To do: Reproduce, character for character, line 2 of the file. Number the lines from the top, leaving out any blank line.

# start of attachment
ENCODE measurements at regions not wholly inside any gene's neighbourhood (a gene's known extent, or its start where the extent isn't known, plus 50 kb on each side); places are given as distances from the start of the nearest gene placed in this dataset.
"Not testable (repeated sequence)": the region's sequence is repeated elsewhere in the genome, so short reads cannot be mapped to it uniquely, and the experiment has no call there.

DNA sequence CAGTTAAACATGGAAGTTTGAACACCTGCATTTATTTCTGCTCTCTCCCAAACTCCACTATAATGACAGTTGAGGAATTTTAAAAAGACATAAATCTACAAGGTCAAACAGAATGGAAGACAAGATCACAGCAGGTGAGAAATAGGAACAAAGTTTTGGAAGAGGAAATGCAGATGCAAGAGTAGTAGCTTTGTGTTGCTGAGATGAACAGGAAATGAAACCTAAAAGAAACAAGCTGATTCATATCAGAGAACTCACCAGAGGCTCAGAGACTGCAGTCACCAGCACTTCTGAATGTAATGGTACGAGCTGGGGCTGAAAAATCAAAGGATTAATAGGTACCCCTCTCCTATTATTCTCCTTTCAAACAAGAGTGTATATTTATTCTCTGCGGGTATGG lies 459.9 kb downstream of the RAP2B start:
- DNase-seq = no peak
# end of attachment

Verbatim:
"Not testable (repeated sequence)": the region's sequence is repeated elsewhere in the genome, so short reads cannot be mapped to it uniquely, and the experiment has no call there.